The new Government amendment (381) was tabled on Friday 10 November and it provides for a drop dead date to be applied to the face of Bill marking the UK's exit from the EU. A number of us met with the Chief Whip on today and made it very clear that we stand firm on the asks we supported in the amendments. Additionally, we made it clear we will not support the amendment 381 - such a measure would not only bind the Government's hands unnecessarily, but would also not in reality allow Parliament to scrutinise and vote on the final deal in the case of either a no deal situation or an 11th hour deal situation. I and colleagues find this totally unacceptable and would vote against it.

Please be in no doubt that I would not support a "hard" Brexit or a no deal situation.

This will be a turbulent process but I will stand firm.

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18 September 2017 - Conclusion of Second Reading of the Bill

During the Second Reading debates for the Bill, a number of constituents contacted me expressing their concerns about the provisions for delegated powers contained in the Bill.

I was content to vote for the Bill to pass the Second Reading stage because ultimately, although I did vote to remain myself, I believe in the importance of democracy and that the referendum result must be respected. Therefore no matter how painful it is, we cannot simply ignore the decision because we do not like it. Over 33 million votes were cast at the referendum and whilst I accept it was a close vote, there was a decisive outcome. I know many constituents are disappointed in the result but this is the nature of democracy and we must accept the result.

Voting against the Second Reading of a Bill essentially means that you disagree with the Bill on a fundamental level. As I have already acknowledged that I support the result of the referendum and that the UK will be leaving the EU, therefore, by default, I have to support the Bill at this stage.

However, the time when the Bill will really be debated and properly scrutinised will be during the Committee and Third Reading stages. As per the programme motion for these stages, the debate will happen through a Committee of the Whole House for eight days, with up to eight hours of debate each day. I believe that is an adequate length of time. You can see the full Programme Motion at the link below which shows how each day of debate will focus specifically on the clauses and schedules of the entire Bill.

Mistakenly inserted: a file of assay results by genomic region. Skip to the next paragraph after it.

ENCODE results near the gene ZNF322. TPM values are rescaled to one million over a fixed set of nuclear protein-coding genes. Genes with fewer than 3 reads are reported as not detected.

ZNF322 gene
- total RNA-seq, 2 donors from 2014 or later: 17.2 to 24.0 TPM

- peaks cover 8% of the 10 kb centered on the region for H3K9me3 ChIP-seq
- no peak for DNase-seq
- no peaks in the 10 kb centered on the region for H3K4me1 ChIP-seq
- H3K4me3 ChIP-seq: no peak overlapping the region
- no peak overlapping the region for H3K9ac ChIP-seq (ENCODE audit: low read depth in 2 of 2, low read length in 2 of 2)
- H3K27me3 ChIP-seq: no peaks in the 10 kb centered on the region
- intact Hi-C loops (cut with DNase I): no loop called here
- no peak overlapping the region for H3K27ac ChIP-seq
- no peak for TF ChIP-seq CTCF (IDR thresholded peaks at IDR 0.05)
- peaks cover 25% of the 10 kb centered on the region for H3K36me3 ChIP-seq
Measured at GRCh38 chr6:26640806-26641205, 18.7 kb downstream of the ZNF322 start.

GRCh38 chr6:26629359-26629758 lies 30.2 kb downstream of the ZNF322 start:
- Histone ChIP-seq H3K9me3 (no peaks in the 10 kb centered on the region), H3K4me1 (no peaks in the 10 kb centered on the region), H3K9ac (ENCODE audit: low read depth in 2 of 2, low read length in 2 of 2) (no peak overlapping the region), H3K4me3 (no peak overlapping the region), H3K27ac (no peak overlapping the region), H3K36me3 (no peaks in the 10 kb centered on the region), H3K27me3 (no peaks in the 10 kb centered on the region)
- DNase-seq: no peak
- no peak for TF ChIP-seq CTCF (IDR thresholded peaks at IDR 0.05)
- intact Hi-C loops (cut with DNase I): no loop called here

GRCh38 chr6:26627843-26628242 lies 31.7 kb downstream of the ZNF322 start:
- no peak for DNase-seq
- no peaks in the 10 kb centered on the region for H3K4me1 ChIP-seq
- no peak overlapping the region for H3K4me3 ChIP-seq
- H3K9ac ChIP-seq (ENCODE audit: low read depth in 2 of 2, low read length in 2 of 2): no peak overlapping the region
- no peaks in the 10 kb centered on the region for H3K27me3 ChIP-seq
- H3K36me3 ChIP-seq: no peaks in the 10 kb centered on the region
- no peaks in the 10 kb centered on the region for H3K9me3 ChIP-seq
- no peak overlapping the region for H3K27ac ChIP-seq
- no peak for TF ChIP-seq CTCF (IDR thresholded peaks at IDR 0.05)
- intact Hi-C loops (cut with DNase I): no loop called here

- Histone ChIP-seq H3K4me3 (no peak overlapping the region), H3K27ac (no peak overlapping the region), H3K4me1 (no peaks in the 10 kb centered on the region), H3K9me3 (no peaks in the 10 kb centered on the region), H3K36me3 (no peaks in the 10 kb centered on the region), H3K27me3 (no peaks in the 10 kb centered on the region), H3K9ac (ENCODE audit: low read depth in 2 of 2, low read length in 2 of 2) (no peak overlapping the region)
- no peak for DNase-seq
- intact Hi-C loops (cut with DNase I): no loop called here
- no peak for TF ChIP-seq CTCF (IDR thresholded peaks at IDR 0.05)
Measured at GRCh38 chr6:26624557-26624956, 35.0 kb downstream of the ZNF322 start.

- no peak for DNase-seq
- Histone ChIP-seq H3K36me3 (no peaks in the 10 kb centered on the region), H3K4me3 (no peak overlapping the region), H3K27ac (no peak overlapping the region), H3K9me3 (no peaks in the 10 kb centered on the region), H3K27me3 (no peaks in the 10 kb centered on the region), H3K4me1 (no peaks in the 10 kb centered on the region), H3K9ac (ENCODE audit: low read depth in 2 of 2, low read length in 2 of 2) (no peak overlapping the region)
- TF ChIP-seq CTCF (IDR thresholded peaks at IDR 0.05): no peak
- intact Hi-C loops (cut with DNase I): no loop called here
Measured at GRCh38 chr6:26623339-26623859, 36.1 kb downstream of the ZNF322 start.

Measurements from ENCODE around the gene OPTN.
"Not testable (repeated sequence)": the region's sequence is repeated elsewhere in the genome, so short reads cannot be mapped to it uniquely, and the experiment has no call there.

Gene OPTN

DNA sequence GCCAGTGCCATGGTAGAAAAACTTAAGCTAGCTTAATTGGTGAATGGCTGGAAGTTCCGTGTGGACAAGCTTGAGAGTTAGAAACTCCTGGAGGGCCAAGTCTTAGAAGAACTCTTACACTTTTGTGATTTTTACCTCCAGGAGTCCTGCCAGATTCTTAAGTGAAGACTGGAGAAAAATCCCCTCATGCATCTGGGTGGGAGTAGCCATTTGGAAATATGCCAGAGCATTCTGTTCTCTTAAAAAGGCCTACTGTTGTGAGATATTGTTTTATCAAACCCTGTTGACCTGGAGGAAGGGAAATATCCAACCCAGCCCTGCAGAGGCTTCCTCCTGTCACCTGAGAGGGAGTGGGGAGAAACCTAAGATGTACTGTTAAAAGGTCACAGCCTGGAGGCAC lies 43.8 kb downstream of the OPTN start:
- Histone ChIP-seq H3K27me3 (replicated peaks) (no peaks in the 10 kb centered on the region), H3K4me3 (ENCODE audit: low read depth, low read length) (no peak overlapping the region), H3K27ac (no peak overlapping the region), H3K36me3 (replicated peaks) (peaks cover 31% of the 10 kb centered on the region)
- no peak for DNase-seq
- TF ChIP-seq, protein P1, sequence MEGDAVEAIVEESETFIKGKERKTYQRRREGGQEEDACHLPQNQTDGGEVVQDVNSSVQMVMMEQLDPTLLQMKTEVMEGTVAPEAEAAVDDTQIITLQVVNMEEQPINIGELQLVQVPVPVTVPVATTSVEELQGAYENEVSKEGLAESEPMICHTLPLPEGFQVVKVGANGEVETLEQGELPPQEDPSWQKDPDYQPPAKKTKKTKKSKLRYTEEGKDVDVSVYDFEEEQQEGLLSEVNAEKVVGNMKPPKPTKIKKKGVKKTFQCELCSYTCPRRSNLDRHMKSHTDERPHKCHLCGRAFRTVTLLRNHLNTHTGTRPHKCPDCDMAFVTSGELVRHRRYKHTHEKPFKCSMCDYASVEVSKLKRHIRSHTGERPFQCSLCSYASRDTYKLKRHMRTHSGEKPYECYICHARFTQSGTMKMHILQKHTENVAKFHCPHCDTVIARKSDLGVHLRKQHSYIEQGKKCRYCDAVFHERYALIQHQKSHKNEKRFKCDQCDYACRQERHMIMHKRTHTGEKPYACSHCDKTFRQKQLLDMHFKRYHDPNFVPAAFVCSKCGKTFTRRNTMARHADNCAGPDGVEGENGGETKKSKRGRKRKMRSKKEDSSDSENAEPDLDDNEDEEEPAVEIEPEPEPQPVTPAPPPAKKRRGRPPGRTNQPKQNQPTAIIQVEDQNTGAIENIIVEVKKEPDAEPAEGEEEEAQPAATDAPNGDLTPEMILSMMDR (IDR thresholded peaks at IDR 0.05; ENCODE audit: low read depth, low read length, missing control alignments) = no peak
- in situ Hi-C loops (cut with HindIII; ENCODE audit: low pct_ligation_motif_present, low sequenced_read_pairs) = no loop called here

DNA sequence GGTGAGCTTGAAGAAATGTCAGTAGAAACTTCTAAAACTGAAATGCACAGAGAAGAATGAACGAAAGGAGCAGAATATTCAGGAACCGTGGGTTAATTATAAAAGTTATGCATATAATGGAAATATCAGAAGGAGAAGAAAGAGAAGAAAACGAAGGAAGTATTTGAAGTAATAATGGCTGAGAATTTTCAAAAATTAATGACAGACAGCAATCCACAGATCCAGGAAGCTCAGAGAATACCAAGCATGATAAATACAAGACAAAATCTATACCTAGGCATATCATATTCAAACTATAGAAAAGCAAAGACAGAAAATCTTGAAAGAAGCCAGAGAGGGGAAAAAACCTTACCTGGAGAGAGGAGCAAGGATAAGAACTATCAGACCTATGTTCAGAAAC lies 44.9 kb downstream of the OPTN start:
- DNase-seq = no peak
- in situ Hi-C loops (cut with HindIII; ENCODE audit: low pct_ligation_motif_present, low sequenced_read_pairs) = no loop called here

https://publications.parliament.uk/pa/cm201719/cmagenda/OP170911b.pdf

The next stage for the Bill will be the Committee and Third Reading stages. This is where MPs will table, debate and consider amendments to the Bill. As a lot of constituents have pointed out, I agree that as it stands, the delegated powers that the Bill seeks to provide the Government with are too broad and could potentially set a dangerous precedent, not just for this Government, but for future Governments as well.

In light of this, I have decided to add my name in support of a number of amendments including New Clauses 8, 1, 5, 2, 7, 3, 4, 6 and 11. I have attached a document at the bottom of this webpage with a full list of these and you can see the full list of amendments which have been tabled thus far at the link here.

The areas where I am looking for the Bill to be amended are principally around the powers that could be awarded to Government to amend any legislation without proper parliamentary scrutiny and without using secondary legislation, or statutory instruments. I have also supported amendments that consider how the Charter of Fundamental rights will be interpreted once we leave the EU. These are the areas that I am most nervous about and as such, have added my name in support of the amendments which seek to provide protections for them.

Ministers are aware of how colleagues feel about these areas of the Bill and please be in no doubt that I would not support a "hard" Brexit or a no deal situation.

As you will know, the first two dates for Committee Stage have been allocated for Tuesday 14 November and Wednesday 15 November. I will keep this webpage updated as the debates progress and once further dates have been allocated.

If there is anything at these stages that you are uncomfortable with, then please do not hesitate to get in touch at heidi.allen.mp@parliament.uk.

7 and 11 September 2017 - Second Reading Debates for the European Union (Withdrawal) Bill

You might wish to watch the debates in the House of Commons Chamber at the links below:

7 September 2017

11 September 2017

Voting results: Ayes (326) and Noes (290)

Attachments

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European Union Withdrawal Bill Amendments 390.32 KB